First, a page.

Elynor Backstedt has signed her first professional contract with Trek-Segafredo.
The Brit will step up to the top tier of women's cycling with a three-year contract, and will race alongside the likes of compatriot Lizzie Deignan, Elisa Longo Borghini and Ellen van Dijk.
The 17-year-old has performed well at the 2019 Yorkshire Road World Championships in the week leading up to her signing for Trek-Segafredo, taking the bronze medal in the junior women's time trial and finishing fifth in the road race.
One of her biggest results to date was winning the junior women's edition of Ghent-Wevelgem, beating Megan Jastrab, who won the junior women's road race at the Yorkshire Worlds.
Commenting on the news, Backstedt said: "I'm really excited to be joining Trek-Segafredo from the 2020 season, I'm really looking forward to learning and expanding my knowledge and the fact that they really help out the women's peloton makes me really excited. I can't wait to get started."
Backstedt comes from a strong cycling pedigree, with her Swedish father Magnus Backstedt a professional racer for 18 years; his biggest victories including winning Paris-Roubaix in 2004 as well as taking a stage of the Tour de France in 1998.
Her mother is former British cyclist Megan Hughes, who won the British National Championships road race in 1998 and went on to represent Wales at the Commonwealth Games in Kuala Lumpur, Malaysia, in 1998.
The family live in Wales, having moved from Zulte in Belgium, with Elynor having a younger sister, Cecilia, who also races.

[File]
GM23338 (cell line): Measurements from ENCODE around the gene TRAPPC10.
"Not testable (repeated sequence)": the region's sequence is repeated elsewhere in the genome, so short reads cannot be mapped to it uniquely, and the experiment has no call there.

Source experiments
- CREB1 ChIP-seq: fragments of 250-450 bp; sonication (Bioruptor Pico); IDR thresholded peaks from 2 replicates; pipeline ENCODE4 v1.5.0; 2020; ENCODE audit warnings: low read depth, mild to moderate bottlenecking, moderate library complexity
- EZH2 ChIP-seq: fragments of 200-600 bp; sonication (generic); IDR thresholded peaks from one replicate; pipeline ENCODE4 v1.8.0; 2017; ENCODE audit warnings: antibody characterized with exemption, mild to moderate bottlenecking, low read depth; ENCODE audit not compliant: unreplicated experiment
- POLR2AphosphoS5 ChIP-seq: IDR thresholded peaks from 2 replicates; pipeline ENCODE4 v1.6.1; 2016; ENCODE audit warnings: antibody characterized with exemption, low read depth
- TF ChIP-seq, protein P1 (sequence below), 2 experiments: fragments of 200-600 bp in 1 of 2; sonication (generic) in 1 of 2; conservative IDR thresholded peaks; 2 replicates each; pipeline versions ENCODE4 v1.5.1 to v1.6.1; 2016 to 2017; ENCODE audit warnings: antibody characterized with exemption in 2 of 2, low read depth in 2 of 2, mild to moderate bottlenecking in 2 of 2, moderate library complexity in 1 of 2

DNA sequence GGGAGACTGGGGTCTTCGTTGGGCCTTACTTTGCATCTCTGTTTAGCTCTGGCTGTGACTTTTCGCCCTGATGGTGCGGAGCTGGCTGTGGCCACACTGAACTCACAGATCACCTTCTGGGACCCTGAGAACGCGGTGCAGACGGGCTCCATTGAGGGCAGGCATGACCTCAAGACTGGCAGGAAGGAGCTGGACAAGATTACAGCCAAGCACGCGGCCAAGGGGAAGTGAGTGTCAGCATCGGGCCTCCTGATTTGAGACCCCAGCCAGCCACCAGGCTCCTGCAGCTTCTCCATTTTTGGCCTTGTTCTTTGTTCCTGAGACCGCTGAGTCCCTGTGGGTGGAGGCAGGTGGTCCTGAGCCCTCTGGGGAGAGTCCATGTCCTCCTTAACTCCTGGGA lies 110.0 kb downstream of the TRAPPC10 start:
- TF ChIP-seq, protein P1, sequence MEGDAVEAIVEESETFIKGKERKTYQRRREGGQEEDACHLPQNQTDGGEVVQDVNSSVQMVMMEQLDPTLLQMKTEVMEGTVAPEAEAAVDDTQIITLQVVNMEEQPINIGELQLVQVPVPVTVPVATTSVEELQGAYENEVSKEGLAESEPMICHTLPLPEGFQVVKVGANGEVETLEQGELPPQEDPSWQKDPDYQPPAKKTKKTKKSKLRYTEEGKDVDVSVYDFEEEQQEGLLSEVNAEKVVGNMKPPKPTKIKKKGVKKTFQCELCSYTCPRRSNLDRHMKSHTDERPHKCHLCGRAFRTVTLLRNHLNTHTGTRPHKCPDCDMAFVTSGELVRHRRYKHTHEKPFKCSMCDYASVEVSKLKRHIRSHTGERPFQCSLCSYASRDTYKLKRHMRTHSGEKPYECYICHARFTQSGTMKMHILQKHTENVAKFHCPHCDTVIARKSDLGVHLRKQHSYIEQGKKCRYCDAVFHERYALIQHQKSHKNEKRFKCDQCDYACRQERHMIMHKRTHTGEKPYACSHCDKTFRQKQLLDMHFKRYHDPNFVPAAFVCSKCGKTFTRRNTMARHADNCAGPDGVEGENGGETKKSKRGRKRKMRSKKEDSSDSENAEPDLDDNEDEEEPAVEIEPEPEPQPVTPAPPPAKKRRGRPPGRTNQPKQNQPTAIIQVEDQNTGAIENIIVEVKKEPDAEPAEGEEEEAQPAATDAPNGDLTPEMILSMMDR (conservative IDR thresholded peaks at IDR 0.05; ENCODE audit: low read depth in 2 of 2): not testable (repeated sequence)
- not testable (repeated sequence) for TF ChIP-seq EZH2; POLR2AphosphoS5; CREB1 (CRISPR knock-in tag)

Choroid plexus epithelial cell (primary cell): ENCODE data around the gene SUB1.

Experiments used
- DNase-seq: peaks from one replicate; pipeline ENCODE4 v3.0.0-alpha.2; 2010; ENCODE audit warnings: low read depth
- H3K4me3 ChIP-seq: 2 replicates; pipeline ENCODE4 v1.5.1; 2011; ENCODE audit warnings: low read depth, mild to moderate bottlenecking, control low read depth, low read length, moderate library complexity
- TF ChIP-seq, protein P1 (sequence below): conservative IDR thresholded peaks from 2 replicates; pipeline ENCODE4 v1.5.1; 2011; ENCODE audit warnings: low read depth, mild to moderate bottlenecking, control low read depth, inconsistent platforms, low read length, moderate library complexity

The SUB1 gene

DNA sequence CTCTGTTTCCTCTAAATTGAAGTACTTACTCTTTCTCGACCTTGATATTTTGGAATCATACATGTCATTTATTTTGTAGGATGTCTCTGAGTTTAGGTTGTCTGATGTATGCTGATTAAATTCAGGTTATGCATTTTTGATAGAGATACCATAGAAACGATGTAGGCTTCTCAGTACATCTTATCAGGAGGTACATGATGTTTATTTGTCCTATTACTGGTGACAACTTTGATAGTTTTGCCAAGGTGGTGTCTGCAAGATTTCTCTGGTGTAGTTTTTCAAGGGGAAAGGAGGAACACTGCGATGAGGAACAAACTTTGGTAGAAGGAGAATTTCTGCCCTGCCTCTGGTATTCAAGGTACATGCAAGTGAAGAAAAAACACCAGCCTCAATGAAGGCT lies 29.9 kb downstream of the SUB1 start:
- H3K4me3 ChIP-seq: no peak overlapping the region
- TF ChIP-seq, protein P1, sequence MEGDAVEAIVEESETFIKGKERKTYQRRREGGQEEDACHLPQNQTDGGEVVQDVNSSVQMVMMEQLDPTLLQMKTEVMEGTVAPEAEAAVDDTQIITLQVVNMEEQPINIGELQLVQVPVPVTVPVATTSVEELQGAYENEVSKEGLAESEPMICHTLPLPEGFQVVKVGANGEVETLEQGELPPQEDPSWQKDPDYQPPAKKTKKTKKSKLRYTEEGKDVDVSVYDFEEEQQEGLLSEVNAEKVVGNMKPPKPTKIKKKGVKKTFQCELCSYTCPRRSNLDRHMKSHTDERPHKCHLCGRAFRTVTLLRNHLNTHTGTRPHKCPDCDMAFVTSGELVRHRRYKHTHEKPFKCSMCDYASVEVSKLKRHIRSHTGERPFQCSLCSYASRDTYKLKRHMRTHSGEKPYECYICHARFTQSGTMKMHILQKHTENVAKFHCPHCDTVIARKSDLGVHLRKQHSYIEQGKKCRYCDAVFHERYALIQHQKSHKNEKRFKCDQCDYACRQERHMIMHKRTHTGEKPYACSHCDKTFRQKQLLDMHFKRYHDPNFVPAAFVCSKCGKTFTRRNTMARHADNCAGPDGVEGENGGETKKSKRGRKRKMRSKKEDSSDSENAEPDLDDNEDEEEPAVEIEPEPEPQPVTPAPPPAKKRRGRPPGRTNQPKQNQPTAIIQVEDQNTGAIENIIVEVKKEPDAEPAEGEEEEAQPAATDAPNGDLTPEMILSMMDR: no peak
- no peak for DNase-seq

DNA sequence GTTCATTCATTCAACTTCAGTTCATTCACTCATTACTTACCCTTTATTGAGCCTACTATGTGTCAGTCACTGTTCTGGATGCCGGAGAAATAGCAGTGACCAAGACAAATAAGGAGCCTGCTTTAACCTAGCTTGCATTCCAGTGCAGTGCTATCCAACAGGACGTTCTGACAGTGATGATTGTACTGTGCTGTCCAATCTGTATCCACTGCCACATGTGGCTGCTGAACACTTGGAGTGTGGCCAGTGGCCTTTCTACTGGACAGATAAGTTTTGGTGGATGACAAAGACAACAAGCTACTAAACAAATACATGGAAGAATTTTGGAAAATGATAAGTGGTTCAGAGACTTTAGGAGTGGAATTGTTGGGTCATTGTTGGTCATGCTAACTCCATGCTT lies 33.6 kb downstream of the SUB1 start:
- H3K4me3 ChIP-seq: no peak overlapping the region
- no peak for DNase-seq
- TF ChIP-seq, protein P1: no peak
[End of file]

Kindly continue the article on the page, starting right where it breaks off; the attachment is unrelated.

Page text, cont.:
Elynor Backstedt is the second British youngster Trek-Segafredo have signed this year, as their men's team have captured the signature of 21-year-old Charlie Quarterman, who came 14th in the U23 men's time trial at the Yorkshire World Championships.
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Hi. I'm Cycling Weekly's Weekend Editor. I like writing offbeat features and eating too much bread when working out on the road at bike races.
Before joining Cycling Weekly I worked at The Tab and I've also written for Vice, Time Out, and worked freelance for The Telegraph (I know, but I needed the money at the time so let me live).
I also worked for ITV Cycling between 2011-2018 on their Tour de France and Vuelta a España coverage. Sometimes I'd be helping the producers make the programme and other times I'd be getting the lunches. Just in case you were wondering - Phil Liggett and Paul Sherwen had the same ham sandwich every day, it was great.
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